Rick Smith, the founder and CEO of Hope Story is the father of a child with Down syndrome who has made it his mission to make resources and support available to other parents as they initially get that Down syndrome diagnosis.
Smith spoke at the 2019 March for Life Conference Thursday and described his experience with his son Noah and the organization that sprung out of that.
“We were surprised to learn about three hours after his birth that he was born with Down syndrome,” Smith told those gathered at the conference.
He then pointed to the alarmingly high termination rates in the U.S. and Europe that follow a diagnosis of Down syndrome.
“Most people that find out they’re going to have a Noah, their family picture doesn’t look like this,” he lamented. “For most people that find out prenatally that their child is going to be born with Down syndrome about 67 percent of those families choose to abort their child.”
He also responded to the push to “eradicate Down syndrome” through abortion in Iceland, where the Down syndrome termination rates are nearly 100 percent.
“When we talk about eradicating Down syndrome, we’re not talking about eradicating a disease, we’re talking about eradicating an entire people like my son and his friends,” he emphasized.
Smith relayed several stories of friends who were counseled, and even pressured, by doctors to get an abortion after a prenatal diagnosis of Down syndrome.
“There are doctors out there these are folks that we trust, these are folks who took an oath to help us that say ‘hey I can help you terminate that child simply because they have three copies of their 21st chromosome,’” he said.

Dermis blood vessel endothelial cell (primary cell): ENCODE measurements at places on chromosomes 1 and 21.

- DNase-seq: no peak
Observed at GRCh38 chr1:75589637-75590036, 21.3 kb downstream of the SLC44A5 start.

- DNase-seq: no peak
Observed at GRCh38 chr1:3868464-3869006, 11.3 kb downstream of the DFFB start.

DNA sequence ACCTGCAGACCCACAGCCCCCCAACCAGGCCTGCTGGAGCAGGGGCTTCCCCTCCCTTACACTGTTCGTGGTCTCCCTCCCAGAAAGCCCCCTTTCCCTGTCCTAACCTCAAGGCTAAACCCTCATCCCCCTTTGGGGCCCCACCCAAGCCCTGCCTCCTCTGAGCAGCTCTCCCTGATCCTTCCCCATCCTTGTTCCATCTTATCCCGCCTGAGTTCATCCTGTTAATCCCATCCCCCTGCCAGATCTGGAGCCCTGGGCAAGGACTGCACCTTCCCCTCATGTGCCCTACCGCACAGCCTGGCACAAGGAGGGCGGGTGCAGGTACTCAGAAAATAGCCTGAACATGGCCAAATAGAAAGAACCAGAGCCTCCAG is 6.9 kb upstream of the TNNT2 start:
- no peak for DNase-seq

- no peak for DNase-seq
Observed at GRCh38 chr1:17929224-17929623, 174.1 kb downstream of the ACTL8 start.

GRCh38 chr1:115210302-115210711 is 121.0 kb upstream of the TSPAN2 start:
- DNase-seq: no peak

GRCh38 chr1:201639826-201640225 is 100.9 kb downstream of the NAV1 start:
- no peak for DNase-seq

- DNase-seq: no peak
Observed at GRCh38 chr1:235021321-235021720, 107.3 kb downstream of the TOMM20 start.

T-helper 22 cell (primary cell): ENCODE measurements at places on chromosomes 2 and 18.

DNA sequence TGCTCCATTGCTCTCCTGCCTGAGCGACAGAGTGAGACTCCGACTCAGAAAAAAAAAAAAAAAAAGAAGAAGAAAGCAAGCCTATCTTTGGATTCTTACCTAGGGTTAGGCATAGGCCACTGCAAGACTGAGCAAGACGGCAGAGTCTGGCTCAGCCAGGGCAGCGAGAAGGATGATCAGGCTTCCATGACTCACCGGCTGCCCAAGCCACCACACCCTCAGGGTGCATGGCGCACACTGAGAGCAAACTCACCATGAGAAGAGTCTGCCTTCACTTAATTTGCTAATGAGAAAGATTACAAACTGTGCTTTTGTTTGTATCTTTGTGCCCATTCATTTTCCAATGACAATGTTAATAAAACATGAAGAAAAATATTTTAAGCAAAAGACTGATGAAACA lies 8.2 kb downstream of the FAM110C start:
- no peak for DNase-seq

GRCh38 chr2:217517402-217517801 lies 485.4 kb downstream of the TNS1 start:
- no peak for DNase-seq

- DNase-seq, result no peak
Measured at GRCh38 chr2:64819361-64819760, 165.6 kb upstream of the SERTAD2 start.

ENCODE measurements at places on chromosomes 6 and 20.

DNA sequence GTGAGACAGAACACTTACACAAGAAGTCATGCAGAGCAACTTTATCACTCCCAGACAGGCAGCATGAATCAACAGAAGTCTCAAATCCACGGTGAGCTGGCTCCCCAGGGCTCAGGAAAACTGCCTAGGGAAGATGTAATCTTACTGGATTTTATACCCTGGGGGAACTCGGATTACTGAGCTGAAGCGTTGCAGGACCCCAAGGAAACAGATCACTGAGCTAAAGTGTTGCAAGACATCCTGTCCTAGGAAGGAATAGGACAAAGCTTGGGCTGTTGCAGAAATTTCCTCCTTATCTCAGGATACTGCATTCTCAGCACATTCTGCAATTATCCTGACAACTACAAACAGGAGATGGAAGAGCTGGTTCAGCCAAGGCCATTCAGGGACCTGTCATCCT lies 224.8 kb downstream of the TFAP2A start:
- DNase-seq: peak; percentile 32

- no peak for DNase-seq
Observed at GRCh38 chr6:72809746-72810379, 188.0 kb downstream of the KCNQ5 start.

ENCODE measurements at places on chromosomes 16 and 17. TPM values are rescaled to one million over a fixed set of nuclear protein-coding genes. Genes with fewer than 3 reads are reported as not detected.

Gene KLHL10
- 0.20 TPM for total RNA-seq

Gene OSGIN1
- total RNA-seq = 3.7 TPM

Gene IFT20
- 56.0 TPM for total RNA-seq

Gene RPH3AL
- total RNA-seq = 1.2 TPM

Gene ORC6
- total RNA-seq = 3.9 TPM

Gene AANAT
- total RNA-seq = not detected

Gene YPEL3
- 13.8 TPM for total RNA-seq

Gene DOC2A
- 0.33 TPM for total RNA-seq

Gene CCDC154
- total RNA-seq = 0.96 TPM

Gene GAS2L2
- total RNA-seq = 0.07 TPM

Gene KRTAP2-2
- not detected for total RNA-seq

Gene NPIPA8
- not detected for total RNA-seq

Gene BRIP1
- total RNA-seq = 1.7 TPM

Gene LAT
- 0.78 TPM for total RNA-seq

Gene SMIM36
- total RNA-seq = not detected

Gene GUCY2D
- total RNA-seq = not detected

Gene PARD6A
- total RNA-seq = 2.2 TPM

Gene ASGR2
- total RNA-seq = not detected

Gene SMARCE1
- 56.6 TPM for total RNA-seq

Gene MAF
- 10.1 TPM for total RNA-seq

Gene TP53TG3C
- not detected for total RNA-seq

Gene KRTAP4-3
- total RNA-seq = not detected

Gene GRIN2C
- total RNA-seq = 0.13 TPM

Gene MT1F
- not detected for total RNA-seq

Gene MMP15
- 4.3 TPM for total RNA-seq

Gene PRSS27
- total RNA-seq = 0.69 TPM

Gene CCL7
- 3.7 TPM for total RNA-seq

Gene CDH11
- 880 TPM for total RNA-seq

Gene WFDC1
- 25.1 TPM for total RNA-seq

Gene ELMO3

Smith said that there were two problems, he thought, that led to the prevalence of this sort of advice.
“Most medical professionals do not receive training in medical school on how to deliver a Down syndrome diagnosis,” he said, “and most OBGYNs do not have a personal relationship with anyone with Down syndrome.”
Smith’s organization “Hope Story” is aiming to fix those problems. Following his speech, he explained how his group accomplishes this mission to Townhall.
“Our goal is to connect every OBGYN in America to a family raising a child with Down syndrome so that in turn they can connect their patients who have a child with Down syndrome to our hope advocates, we call those families hope advocates,” he explained.
“We give them resources, we help them to share their story,” he said, emphasizing that the goal is to provide a support network for these families.
“If a parent receives the news that their child is likely going to be born with Down syndrome they may feel lonely, they may feel discouraged,” he said, “they may not know where to start so what we want to do is we want to help connect that new family to an existing family so that existing family can be a source of hope and encouragement to the new family.”
He said there are several, important messages he would pass on to a family that’s just received such a diagnosis.
“I would say to them first congratulations, second I would say there has never been a better time in the history of the world for a child to be born with Down syndrome,” he said. “That’s true today, that will be even more true ten years from now because the resources that we have available, what we know about raising a child with Down syndrome all of those things have gotten better and better.”
“Third, I would say you’re not alone,” he added, “you have people that are here for you, you have friends, you have family, you have community in your life that want to come around you and help you so you’re not alone and you don’t have to do it alone.”
He called his son Noah “one of the biggest blessings in our life” and someone who “really has helped us to see that all humans are valuable and deserving of life.”
He said he believes Noah's story is the reason some children with Down syndrome are alive today.
“I would not change one chromosome on him,” he emphasized. “He is a blessing and he has helped many people across the world with his story.”
Smith said he thought it was a “good thing” that the Supreme Court is being asked to consider a law that would ban abortions that are chosen solely because of a diagnosis of Down syndrome.
“My hope is that it’s not just children with Down syndrome in the womb that we protect but all children in the womb,” he added.